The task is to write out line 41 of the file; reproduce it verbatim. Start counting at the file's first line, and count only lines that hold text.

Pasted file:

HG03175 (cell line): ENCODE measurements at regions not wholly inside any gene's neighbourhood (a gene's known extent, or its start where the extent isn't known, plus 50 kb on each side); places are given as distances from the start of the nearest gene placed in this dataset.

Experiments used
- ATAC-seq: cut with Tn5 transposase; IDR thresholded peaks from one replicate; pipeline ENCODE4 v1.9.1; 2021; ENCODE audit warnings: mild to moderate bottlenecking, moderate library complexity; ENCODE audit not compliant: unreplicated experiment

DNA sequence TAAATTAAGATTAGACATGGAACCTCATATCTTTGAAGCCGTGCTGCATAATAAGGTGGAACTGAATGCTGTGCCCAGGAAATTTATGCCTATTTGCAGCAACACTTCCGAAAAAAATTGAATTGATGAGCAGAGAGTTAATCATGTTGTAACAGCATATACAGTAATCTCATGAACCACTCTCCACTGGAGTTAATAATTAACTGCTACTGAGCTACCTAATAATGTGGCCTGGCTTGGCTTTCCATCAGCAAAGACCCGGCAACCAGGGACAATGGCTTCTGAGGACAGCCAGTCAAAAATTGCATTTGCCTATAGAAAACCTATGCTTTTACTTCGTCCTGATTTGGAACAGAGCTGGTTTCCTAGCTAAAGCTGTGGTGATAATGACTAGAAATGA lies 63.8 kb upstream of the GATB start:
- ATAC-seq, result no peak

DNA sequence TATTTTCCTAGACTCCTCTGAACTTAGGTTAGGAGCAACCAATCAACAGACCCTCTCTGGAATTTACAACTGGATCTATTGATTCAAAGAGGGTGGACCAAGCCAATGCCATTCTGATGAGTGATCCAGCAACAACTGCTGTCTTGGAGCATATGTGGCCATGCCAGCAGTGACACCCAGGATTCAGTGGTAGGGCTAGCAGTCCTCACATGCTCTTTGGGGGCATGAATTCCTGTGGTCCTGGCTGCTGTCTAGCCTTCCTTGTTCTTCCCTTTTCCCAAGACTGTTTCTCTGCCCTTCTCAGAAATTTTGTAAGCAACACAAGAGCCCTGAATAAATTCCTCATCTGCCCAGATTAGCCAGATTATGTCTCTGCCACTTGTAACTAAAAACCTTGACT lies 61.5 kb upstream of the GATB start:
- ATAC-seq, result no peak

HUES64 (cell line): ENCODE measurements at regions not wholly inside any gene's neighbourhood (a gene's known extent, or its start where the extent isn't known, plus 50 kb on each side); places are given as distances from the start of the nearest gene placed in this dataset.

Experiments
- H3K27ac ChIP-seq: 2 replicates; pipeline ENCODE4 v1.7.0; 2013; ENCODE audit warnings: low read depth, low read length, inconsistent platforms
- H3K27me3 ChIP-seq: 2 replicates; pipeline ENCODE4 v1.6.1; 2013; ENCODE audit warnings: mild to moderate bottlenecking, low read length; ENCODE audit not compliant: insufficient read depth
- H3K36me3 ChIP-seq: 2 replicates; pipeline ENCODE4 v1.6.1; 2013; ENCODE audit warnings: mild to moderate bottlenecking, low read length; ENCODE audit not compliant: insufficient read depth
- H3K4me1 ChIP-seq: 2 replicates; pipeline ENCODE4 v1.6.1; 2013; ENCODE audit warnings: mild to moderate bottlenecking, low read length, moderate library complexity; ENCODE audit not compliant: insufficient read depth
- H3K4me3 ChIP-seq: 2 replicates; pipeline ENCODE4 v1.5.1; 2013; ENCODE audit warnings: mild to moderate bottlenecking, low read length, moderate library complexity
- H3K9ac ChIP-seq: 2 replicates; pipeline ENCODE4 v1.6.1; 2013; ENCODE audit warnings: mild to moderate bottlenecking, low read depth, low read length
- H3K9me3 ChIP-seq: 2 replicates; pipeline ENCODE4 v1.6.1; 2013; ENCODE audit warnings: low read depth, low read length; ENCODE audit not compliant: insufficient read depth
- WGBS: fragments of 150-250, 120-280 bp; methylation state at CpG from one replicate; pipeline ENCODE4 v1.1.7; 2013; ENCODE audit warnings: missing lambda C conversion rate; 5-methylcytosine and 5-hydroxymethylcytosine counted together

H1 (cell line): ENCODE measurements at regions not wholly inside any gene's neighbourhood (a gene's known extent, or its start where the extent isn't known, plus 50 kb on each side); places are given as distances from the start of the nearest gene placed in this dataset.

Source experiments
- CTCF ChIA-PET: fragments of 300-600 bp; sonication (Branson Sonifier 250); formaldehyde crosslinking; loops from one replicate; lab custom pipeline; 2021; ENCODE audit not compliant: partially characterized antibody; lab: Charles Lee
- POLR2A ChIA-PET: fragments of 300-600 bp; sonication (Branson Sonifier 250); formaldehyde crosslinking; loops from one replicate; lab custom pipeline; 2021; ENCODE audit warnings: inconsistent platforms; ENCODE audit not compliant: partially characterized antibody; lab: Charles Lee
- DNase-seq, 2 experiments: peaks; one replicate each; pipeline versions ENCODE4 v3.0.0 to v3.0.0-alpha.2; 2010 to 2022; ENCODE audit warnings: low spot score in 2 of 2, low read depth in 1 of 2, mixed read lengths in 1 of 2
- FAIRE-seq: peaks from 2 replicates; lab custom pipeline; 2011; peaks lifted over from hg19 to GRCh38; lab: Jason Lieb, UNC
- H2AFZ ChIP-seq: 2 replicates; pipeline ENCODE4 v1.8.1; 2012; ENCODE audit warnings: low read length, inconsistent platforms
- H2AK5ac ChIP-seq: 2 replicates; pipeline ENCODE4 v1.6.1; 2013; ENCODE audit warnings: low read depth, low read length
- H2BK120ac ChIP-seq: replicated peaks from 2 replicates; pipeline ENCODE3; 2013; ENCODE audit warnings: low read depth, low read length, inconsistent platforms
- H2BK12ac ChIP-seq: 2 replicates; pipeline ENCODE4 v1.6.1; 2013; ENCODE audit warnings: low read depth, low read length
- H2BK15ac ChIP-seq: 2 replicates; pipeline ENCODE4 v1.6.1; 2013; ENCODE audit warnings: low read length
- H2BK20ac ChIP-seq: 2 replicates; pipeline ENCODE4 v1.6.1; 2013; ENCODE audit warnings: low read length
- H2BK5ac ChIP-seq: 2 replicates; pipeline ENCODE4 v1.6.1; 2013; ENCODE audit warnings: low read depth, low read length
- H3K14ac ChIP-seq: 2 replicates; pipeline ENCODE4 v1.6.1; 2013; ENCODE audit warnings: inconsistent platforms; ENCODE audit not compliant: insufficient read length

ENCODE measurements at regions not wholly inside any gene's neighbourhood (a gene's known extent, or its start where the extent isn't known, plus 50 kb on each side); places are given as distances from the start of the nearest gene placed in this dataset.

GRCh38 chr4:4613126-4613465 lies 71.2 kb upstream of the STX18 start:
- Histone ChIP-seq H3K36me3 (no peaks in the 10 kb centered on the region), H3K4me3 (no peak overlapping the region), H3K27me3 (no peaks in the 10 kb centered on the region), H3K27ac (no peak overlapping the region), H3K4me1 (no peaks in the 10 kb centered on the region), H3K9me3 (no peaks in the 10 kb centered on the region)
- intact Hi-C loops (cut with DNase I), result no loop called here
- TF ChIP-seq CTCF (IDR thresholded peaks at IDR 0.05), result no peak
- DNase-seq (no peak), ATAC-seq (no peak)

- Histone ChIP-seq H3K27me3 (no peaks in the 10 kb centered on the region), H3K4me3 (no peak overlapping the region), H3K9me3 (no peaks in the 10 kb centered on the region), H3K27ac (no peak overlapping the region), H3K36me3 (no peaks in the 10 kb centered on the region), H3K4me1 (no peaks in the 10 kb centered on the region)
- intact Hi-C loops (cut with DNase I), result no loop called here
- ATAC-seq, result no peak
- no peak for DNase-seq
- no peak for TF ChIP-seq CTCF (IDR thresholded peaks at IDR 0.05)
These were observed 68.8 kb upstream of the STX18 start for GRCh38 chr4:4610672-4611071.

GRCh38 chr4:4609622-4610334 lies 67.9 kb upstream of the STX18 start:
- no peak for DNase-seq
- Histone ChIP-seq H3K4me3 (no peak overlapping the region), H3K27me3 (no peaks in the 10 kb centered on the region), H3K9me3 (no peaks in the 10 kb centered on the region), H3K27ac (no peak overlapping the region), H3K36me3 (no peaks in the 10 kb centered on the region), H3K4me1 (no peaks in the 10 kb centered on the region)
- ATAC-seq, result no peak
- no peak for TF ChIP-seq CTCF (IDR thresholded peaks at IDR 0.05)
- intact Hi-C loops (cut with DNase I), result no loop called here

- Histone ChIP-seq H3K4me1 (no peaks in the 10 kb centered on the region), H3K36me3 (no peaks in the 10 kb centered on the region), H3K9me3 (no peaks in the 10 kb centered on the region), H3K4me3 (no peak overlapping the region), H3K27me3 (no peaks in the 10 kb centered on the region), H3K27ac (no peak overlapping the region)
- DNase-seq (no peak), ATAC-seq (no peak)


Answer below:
- no peak for DNase-seq